As used in the description herein and throughout the claims that follow, “a”, “an”, and “the” includes plural references unless the context clearly dictates otherwise. Also, as used in the description herein and throughout the claims that follow, the meaning of “in” includes “in” and “on” unless the context clearly dictates otherwise.

Thus, while particular embodiments have been described herein, latitudes of modification, various changes, and substitutions are intended in the foregoing disclosures, and it will be appreciated that in some instances some features of particular embodiments will be employed without a corresponding use of other features without departing from the scope and spirit as set forth. Therefore, many modifications may be made to adapt a particular situation or material to the essential scope and spirit.

Claims (20)

We claim:
1. A method for displaying data, the method executing on a computer system, the method comprising:
grouping data according to plural user-specified dimensions;
determining one or more extrinsic hierarchical relationships between the plural user-specified dimensions;
displaying plural concentric bands or portions thereof in a first order based on the one or more extrinsic hierarchical relationships, and providing a visualization in response thereto, wherein each band is concentric about a center of the visualization, wherein each band includes one or more sectors, wherein a line drawn from a sector of an outer band to the center crosses one or more sectors of inner bands such that each inner-band sector crossed has a higher hierarchical relationship to the outer-band sector; and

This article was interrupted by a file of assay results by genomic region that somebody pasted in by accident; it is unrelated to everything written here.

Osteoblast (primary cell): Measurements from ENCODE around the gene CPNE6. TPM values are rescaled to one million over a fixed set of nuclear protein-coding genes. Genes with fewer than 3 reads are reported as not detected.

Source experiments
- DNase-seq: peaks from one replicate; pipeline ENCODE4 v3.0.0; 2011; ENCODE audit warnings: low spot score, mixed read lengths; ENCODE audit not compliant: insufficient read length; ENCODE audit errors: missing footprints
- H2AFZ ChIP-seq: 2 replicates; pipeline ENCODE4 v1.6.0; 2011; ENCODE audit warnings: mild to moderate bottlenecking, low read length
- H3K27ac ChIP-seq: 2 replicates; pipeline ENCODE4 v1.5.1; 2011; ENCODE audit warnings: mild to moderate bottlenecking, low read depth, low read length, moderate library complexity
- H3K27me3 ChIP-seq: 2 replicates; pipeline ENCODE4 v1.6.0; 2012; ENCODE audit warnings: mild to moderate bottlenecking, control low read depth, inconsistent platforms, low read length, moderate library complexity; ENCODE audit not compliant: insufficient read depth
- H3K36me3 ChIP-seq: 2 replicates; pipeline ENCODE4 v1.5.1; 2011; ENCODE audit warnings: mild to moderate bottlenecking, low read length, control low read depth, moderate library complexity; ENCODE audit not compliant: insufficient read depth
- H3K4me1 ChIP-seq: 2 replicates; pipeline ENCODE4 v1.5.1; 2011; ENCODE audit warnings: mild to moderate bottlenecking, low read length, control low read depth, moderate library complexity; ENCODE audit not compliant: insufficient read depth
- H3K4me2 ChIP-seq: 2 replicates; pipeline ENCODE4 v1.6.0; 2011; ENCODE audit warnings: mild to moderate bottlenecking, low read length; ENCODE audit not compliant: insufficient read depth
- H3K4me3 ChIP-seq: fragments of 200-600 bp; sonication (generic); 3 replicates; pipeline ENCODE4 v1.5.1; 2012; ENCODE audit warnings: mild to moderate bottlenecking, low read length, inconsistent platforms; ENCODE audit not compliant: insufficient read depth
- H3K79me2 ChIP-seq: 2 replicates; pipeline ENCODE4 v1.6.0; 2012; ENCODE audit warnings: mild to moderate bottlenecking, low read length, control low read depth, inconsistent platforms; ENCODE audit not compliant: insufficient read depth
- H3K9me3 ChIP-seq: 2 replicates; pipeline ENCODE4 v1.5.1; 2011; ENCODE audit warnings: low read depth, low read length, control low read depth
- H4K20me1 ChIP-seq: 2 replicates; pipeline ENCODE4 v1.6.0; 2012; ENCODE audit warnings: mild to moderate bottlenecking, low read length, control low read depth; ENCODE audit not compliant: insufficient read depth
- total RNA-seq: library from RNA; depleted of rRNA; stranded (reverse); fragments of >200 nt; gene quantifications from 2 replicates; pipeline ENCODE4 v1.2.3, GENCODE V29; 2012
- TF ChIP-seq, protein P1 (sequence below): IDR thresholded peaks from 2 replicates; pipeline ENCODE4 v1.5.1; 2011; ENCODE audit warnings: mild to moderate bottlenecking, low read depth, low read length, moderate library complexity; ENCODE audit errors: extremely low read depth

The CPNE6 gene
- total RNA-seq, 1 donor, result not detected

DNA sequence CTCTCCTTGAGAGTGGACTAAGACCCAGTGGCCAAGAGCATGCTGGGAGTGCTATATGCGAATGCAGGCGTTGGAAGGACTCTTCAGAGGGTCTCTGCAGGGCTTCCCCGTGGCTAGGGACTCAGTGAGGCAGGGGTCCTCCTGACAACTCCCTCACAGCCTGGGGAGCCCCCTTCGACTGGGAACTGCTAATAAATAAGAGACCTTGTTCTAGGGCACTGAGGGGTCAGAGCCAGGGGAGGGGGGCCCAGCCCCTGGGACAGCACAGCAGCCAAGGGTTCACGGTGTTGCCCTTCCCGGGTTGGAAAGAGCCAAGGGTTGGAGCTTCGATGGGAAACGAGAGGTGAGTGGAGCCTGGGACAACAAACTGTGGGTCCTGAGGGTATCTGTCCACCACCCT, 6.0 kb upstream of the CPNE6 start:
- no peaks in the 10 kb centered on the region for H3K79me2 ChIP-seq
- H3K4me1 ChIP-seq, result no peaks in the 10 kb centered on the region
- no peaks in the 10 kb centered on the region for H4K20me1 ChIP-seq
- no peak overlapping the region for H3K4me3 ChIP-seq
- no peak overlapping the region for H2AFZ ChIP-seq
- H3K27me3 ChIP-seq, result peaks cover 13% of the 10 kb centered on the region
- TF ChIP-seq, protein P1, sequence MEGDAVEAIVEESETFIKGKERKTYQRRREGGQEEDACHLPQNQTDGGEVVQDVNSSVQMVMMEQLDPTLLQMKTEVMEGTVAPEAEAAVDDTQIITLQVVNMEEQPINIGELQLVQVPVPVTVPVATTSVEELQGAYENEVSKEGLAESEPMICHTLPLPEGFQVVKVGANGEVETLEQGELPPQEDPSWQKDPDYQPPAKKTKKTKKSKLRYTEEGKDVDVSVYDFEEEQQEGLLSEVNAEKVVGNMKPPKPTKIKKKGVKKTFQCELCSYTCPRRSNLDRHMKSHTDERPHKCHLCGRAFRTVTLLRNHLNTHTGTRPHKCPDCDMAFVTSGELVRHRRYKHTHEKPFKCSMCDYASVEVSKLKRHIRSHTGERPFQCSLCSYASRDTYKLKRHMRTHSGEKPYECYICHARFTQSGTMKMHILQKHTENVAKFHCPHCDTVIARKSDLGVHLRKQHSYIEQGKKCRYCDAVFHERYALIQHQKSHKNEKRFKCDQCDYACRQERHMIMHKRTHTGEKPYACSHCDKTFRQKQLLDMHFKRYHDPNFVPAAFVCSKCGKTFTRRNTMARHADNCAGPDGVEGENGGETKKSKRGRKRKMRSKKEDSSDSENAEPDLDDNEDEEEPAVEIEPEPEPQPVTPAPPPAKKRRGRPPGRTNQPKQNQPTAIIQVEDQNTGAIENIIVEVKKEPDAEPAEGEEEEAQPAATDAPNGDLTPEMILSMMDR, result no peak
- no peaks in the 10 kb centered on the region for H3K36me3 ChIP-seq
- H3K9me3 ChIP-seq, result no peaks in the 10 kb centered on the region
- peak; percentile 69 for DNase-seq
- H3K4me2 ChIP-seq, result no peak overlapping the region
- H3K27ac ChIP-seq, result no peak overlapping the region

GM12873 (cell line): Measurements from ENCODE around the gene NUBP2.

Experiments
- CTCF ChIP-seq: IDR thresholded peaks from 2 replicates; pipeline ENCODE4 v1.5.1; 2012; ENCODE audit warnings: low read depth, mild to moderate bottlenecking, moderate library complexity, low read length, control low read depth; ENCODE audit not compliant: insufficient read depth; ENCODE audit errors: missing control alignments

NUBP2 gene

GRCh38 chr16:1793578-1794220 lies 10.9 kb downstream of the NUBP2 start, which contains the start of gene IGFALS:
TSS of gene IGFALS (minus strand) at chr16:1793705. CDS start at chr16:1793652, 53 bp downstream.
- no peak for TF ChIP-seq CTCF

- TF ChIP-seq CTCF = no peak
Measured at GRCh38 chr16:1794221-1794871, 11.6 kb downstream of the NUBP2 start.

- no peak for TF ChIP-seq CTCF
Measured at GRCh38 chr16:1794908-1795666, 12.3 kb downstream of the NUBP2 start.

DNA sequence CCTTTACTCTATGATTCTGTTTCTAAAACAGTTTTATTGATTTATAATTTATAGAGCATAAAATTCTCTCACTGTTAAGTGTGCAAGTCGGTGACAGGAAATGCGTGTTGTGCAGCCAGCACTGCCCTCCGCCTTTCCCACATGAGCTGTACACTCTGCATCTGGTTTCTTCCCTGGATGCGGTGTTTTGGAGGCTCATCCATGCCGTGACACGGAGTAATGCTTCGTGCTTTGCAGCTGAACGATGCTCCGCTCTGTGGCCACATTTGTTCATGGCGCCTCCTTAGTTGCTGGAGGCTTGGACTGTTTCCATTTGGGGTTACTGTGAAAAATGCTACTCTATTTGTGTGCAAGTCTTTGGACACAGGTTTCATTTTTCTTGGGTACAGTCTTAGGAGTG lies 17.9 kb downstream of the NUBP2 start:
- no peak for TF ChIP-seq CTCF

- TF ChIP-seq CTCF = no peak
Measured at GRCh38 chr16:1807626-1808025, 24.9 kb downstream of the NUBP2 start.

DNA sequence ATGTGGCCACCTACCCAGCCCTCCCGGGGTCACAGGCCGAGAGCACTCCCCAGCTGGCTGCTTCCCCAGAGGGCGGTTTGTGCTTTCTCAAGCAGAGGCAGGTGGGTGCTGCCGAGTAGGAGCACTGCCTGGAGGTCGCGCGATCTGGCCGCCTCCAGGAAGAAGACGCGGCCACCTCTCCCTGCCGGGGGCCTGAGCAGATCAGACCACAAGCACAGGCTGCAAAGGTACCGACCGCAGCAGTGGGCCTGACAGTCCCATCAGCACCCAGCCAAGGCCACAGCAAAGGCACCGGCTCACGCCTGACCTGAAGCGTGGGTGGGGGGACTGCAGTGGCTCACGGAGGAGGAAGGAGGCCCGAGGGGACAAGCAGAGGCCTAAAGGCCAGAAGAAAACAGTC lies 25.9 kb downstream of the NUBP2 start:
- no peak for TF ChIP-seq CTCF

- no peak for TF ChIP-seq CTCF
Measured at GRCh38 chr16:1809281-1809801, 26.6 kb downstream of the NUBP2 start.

providing a first user option to change the first order to a second order by exchanging a first concentric band at a first distance to the center with a second concentric band at a second distance to the center, thereby selectively creating or changing one or more intrinsic hierarchies while preserving the one or more extrinsic hierarchical relationships.
2. The method of claim 1, wherein the data includes financial data.
3. The method of claim 2, wherein depicting plural bands includes depicting only bands or portions thereof that are associated with data that a user has access permissions to view.
4. The method of claim 1, further including providing a second user option to omit one or more of the plural bands while maintaining the one or more hierarchical relationships between remaining displayed bands.
5. The method of claim 4, wherein determining further includes
providing a user interface control to enable a user to adjust a hierarchical relationship used to depict the plural bands or portions thereof.
6. The method of claim 4, wherein the concentric bands include bands displayed as rings or portions thereof.
7. The method of claim 6, wherein each of the plural bands include one or more sectors.
8. The method of claim 7, further including providing a third user option to sort sectors of a band according to a user-specified criterion.
9. The method of claim 7, further including providing a fourth user option to select a sector sizing criterion for sizing of depicted sectors of depicted bands.
10. The method of claim 6, wherein depicting further includes illustrating an inner most ring corresponding the first band and illustrating an adjacent ring corresponding to the second band.
11. The method of claim 10, wherein depicting further includes displaying a graphical representation of a hierarchy using concentric rings, wherein adjacent hierarchy levels or dimensions correspond to adjacent rings, with central rings representing higher levels in the hierarchy than outer rings.
12. The method of claim 11, wherein providing the first user option includes providing a user interface control for enabling a user to alter the displayed graphical representation and accompanying hierarchy by selectively changing an order of the rings.
13. The method of claim 12, wherein the displayed graphical representation includes a sunburst visualization with three or more rings corresponding to one or more dimensions of an intrinsic hierarchy used to characterize the data.
14. An apparatus for illustrating data, the apparatus comprising: